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The Ductless Glands


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The Ductless Glands
There are certain organs which are very similar to secreting glands, but differ from them in one essential particular, viz., they do not possess any ducts by which their secretion is discharged. These organs are known as ductless glands. They are capable of internal secretion—that is to say, of forming, from materials brought to them in the blood, substances which have a certain influence upon the nutritive and other changes going on in the body. This secretion is carried into the blood stream, either directly by the veins or indirectly through the medium of the lymphatics.   1
  These glands include the thyroid, the parathyroids and the thymus; the pituitary body and the pineal body; the chromaphil and cortical systems to which belong the suprarenals, the paraganglia and aortic glands, the glomus caroticum and perhaps the glomus coccygeum. The spleen is usually included in this list and sometimes the lymph and hemolymph nodes described with the lymphatic system. Other glands as the liver, pancreas and sexual glands give off internal secretions, as do the gastric and intestinal mucous membranes.   2


FIG. 1174– The thyroid gland and its relations. (See enlarged image)
 
 
a. The Thyroid Gland (Glandula Thyreiodea; Thyroid Body) (Fig. 1174).—The thyroid gland is a highly vascular organ, situated at the front and sides of the neck; it consists of right and left lobes connected across the middle line by a narrow portion, the isthmus. Its weight is somewhat variable, but is usually about 30 grams. It is slightly heavier in the female, in whom it becomes enlarged during menstruation and pregnancy.   3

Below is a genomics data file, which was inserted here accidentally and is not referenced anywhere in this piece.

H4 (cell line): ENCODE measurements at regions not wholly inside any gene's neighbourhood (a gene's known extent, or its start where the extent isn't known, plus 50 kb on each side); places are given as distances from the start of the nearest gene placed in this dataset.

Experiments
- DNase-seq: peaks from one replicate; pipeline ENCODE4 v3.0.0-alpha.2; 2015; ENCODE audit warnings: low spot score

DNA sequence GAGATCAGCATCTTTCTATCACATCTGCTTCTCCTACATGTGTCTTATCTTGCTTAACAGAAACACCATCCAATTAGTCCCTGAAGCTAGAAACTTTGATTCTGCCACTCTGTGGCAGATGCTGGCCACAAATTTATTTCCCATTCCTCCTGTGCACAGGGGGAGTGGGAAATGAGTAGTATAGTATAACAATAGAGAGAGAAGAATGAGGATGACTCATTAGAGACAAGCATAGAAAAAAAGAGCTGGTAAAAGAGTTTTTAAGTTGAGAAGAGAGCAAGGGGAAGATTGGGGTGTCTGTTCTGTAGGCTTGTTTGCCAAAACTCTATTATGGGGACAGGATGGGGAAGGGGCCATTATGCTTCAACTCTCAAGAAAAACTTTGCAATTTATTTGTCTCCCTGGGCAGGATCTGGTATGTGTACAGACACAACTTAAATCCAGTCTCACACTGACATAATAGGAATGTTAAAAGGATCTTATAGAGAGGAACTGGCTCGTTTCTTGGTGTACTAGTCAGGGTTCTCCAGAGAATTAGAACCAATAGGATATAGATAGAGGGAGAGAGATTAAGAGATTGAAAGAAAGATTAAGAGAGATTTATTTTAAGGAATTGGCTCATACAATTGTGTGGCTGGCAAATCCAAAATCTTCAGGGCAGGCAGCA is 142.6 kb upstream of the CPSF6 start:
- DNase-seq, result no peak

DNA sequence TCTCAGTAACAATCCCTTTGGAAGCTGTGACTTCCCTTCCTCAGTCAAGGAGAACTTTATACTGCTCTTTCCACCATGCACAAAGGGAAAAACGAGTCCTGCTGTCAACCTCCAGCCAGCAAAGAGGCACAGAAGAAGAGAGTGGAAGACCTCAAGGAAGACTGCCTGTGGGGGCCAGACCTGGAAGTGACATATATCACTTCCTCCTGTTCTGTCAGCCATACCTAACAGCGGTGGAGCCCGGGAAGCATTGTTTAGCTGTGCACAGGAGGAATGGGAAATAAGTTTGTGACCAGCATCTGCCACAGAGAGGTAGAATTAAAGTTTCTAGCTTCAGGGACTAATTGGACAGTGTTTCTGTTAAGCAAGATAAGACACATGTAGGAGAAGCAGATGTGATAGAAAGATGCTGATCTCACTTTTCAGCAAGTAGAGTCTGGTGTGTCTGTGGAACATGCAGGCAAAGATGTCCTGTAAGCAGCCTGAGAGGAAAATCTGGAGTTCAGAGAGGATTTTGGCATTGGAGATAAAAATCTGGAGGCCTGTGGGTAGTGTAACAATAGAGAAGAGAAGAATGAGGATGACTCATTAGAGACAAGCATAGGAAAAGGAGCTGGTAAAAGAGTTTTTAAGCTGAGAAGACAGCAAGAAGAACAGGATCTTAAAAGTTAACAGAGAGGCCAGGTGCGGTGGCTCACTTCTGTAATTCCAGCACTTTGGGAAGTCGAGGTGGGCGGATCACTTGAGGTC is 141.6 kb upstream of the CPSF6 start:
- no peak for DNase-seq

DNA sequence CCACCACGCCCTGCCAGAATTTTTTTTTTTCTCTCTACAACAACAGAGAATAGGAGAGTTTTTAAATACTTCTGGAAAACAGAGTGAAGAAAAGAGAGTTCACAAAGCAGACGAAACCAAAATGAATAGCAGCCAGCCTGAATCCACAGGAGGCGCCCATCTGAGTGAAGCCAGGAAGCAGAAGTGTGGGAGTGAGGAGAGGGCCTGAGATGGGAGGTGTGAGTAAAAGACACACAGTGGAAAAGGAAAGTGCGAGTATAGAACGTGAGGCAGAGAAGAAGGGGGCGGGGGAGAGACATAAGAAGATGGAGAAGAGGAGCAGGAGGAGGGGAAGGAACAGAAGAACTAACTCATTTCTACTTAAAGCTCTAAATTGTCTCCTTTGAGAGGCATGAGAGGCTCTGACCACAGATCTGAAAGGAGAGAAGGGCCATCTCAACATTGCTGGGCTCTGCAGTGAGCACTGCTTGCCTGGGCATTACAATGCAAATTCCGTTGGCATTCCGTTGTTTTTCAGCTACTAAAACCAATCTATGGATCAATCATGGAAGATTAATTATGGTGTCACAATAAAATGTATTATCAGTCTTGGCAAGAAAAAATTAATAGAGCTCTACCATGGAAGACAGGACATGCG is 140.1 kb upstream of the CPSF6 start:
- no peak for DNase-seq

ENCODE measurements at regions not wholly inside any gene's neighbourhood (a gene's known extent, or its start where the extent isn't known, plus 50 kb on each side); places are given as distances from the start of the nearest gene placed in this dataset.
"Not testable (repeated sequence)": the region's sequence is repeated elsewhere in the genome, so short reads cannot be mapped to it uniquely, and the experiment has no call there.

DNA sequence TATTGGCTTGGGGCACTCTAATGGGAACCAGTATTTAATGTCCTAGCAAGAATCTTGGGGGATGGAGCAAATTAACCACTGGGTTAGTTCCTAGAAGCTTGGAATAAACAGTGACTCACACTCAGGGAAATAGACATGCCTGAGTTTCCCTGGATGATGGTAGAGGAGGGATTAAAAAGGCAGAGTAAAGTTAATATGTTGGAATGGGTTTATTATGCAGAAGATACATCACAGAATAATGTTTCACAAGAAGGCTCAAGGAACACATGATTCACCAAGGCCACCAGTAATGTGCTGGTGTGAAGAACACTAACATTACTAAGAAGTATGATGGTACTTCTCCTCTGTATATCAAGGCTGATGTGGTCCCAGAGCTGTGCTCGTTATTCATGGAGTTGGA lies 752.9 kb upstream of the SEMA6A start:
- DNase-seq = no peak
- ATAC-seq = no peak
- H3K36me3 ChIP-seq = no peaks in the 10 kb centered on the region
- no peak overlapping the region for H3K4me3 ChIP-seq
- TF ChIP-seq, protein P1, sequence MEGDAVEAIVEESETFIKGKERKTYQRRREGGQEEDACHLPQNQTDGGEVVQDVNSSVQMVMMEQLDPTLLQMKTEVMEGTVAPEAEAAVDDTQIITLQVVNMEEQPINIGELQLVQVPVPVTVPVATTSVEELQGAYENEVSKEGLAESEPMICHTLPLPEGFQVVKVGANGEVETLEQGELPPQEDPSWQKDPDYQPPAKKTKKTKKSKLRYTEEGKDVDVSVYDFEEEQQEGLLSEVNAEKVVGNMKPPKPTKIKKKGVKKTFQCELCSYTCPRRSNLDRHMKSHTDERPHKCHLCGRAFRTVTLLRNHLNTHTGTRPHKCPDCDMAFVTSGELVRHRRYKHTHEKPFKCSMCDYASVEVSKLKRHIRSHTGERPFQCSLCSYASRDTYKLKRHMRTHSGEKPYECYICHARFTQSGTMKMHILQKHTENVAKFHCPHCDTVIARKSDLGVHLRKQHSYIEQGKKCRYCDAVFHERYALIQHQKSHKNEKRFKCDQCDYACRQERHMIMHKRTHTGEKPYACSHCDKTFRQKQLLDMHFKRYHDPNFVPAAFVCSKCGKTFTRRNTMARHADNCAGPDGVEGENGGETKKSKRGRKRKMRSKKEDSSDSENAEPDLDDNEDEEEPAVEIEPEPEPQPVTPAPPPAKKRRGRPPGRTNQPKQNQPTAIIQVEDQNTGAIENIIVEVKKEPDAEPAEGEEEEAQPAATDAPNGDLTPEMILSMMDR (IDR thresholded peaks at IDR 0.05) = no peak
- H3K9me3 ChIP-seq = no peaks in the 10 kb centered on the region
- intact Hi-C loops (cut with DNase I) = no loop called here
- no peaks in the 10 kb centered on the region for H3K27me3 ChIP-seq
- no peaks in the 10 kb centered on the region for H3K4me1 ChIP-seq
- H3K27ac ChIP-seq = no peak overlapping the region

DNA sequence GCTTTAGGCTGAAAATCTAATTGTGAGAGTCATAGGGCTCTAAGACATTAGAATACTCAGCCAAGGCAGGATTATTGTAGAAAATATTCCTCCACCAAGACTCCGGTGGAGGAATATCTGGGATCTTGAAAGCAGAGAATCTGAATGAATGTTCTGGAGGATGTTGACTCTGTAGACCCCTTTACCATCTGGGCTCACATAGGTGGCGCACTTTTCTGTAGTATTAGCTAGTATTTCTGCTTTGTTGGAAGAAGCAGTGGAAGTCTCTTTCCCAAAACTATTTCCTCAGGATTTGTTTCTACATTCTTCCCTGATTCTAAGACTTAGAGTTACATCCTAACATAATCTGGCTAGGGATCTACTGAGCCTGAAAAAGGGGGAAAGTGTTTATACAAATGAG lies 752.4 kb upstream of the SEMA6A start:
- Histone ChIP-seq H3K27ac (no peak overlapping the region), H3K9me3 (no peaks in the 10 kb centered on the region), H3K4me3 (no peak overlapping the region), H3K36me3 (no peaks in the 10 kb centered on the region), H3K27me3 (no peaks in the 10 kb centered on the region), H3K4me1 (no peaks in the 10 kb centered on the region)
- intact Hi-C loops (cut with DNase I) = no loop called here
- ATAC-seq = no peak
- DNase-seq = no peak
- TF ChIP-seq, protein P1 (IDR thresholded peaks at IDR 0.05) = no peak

The lobes (lobuli gl. thyreoideæ) are conical in shape, the apex of each being directed upward and lateralward as far as the junction of the middle with the lower third of the thyroid cartilage; the base looks downward, and is on a level with the fifth or sixth tracheal ring. Each lobe is about 5 cm. long; its greatest width is about 3 cm., and its thickness about 2 cm. The lateral or superficial surface is convex, and covered by the skin, the superficial and deep fasciæ, the Sternocleidomastoideus, the superior belly of the Omohyoideus, the Sternohyoideus and Sternothyreoideus, and beneath the last muscle by the pretracheal layer of the deep fascia, which forms a capsule for the gland. The deep or medial surface is moulded over the underlying structures, viz., the thyroid and cricoid cartilages, the trachea, the Constrictor pharyngis inferior and posterior part of the Cricothyreoideus, the esophagus (particularly on the left side of the neck), the superior and inferior thyroid arteries, and the recurrent nerves. The anterior border is thin, and inclines obliquely from above downward toward the middle line of the neck, while the posterior border is thick and overlaps the common carotid artery, and, as a rule, the parathyroids.   4
  The isthmus (isthmus gl. thyreoidea) connects together the lower thirds of the lobes; it measures about 1.25 cm. in breadth, and the same in depth, and usually covers the second and third rings of the trachea. Its situation and size present, however, many variations. In the middle line of the neck it is covered by the skin and fascia, and close to the middle line, on either side, by the Sternothyreoideus. Across its upper border runs an anastomotic branch uniting the two superior thyroid arteries; at its lower border are the inferior thyroid veins. Sometimes the isthmus is altogether wanting.   5
  A third lobe, of conical shape, called the pyramidal lobe, frequently arises from the upper part of the isthmus, or from the adjacent portion of either lobe, but most commonly the left, and ascends as far as the hyoid bone. It is occasionally quite detached, or may be divided into two or more parts.   6
  A fibrous or muscular band is sometimes found attached, above, to the body of the hyoid bone, and below to the isthmus of the gland, or its pyramidal lobe. When muscular, it is termed the Levator glandulæ thyreoideæ.   7
  Small detached portions of thyroid tissue are sometimes found in the vicinity of the lateral lobes or above the isthmus; they are called accessory thyroid glands (glandulæ thyreoideæ accessoriæ).   8


FIG. 1175– Scheme showing development of branchial epithelial bodies. (Modified from Koh.) I, II, III, IV. Branchial pouches. (See enlarged image)